Consumer-driven health care is the latest in a series of efforts since the early 1970s to control health care costs. One of the first approaches was health planning, whereby hospitals could not increase the number of beds, and providers could not make major capital expenditures for equipment or new services, without first obtaining permission from the state, known as a certificate of need. This effort failed because the state had little incentive to limit the growth of its health care infrastructure. Health planning largely has been abandoned, although, interestingly, the Clinton health reform plan proposed to reinvigorate it.
The next approach was outright price controls. Building on the refusal of insurers to pay more than the "usual, customary or reasonable fee," Medicare in the early 1980s replaced its cost-plus payment system for hospital care with a prospective payment system, known as DRG, whereby hospitals were paid a fixed amount based on the patient's diagnosis, and later began to pay physicians according to a "resource-based relative value scale" (RBRVS) fee schedule. This, too, failed to constrain health care costs satisfactorily. The reasons are too numerous and complicated to explore here, but the major problem with the idea was that it limited the amount doctors and others could collect per service, so providers simply increased the number of services they provided to patients.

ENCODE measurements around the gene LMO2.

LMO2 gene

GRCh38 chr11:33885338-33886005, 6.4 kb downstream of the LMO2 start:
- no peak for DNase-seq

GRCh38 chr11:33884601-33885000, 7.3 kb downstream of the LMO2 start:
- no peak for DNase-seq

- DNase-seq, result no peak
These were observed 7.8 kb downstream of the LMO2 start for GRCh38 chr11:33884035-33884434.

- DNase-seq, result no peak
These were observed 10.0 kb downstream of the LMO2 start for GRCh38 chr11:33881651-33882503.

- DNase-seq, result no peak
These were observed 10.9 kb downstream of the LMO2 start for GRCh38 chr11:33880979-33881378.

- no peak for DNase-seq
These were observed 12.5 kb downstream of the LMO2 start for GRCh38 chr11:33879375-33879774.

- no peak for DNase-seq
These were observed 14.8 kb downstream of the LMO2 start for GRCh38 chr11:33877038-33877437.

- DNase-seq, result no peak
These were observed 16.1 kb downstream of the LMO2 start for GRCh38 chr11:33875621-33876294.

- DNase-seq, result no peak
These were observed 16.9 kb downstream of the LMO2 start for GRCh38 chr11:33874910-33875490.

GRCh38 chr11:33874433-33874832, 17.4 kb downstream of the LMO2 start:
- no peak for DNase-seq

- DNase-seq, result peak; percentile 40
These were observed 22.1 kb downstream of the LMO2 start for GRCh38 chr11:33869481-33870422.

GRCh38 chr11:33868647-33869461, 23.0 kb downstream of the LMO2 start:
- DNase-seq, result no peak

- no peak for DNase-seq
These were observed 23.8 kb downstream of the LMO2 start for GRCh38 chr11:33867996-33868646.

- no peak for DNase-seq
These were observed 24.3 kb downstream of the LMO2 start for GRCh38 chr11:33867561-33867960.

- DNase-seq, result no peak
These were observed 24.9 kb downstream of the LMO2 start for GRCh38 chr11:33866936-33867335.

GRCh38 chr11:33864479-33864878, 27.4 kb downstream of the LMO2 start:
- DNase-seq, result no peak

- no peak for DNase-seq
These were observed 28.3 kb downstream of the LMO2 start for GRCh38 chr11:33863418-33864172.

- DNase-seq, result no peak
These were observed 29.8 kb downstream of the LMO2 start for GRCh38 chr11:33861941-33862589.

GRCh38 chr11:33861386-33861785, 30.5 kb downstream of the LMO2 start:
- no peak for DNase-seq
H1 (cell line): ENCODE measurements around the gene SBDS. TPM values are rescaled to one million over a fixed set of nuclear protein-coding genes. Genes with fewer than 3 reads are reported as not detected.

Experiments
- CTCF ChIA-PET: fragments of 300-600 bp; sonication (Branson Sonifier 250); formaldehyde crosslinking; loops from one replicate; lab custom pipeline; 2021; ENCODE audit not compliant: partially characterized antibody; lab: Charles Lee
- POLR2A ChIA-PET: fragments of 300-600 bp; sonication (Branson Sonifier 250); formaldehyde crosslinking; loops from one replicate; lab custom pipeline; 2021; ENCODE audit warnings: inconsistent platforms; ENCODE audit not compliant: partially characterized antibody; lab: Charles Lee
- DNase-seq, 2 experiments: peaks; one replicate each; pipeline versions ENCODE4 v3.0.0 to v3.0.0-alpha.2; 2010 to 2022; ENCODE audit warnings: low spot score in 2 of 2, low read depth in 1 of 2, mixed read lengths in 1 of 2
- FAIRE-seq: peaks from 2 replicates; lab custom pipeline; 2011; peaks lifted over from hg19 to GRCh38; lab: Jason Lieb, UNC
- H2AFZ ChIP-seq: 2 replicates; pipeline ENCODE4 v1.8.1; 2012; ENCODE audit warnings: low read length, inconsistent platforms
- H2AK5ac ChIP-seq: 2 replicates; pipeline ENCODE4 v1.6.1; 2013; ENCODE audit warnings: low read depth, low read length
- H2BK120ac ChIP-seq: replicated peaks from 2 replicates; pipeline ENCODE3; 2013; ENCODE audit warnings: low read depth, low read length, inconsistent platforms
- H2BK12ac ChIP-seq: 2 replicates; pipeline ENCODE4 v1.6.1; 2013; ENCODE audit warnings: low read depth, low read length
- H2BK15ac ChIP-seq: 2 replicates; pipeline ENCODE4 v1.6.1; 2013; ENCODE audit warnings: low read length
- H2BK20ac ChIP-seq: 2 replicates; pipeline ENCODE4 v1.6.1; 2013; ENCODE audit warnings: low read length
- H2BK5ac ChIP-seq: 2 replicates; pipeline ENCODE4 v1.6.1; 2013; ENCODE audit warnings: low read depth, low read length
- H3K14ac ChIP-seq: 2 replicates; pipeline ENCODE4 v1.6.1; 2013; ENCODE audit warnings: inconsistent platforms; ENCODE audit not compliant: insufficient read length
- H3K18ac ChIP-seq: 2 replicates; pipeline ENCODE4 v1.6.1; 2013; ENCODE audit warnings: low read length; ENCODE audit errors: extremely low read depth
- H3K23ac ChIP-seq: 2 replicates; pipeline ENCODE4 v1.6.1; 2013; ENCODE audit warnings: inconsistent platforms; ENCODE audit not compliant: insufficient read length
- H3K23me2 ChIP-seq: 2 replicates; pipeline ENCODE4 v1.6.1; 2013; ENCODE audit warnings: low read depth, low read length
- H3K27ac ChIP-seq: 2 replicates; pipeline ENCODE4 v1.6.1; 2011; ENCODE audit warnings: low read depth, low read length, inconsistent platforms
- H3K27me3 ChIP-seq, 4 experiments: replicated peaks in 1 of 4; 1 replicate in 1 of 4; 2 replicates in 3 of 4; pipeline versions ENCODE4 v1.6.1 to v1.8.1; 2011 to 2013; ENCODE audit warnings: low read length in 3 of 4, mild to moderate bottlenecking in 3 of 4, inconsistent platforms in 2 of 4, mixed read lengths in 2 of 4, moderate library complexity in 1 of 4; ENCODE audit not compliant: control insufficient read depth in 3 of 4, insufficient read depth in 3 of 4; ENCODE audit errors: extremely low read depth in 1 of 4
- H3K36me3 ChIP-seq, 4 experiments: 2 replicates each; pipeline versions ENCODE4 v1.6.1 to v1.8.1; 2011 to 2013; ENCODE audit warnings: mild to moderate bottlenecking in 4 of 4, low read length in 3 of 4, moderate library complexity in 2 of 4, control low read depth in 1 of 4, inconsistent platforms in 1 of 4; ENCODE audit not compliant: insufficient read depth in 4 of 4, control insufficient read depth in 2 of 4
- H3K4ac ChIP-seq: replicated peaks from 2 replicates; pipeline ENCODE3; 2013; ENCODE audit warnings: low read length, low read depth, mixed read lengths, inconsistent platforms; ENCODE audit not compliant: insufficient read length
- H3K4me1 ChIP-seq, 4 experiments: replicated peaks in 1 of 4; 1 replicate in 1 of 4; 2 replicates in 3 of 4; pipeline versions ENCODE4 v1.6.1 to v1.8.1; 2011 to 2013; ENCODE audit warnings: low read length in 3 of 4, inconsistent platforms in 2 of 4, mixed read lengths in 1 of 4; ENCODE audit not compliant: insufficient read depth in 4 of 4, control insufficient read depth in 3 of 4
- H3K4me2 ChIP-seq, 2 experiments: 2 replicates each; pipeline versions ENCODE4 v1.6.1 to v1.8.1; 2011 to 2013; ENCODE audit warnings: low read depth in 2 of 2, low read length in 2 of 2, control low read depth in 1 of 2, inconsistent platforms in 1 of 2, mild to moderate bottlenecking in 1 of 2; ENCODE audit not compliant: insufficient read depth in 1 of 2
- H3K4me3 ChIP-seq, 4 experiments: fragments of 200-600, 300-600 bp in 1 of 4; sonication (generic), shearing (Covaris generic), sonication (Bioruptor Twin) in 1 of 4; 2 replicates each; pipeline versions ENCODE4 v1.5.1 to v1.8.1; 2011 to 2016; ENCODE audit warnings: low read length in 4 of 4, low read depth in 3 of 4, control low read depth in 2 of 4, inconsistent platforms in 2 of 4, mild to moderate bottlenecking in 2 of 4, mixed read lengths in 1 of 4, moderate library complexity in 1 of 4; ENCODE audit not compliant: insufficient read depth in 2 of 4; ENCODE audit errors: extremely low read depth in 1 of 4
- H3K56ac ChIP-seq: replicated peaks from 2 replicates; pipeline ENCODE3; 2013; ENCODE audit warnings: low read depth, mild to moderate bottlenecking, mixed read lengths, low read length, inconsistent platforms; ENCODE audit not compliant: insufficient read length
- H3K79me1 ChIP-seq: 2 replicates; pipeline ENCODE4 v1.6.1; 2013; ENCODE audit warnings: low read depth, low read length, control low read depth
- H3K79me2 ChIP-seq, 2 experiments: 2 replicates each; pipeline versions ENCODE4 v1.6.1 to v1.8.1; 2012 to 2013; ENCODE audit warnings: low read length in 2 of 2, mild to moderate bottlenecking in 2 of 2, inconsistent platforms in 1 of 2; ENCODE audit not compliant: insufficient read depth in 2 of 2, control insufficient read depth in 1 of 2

Consumer-driven health care is the latest in a series of efforts since the early 1970s to control health care costs.
The cost-containment poster child of the 1990s was managed care. Managed care took as many forms as health care management consultants could invent catchy names and clever twists but, in essence, the more the provider spent on patients, the less profit remained for the provider. In the "capitation" model, providers were paid a fixed amount per patient per time period. This effectively transformed providers into health insurers for the most costly patients (or at least insurers for the costs for which the providers had not purchased stop-loss insurance).
Despite all the hoopla, managed care enjoyed only a brief period of apparent cost-containment success in the mid-1990s. HMOs are failing to hold down costs because physicians resist external controls on clinical decision-making and because of relentless, albeit only marginally-successful, legal attacks.
The idea is to turn traditional health insurance on its head. Unlike traditional insurance where the insurer paid for expenses beyond a relatively small deductible up to a certain level and then the patient became responsible for the rest, under consumer-driven health care the patient is responsible for costs up to a certain threshold, beyond which the insurer becomes responsible.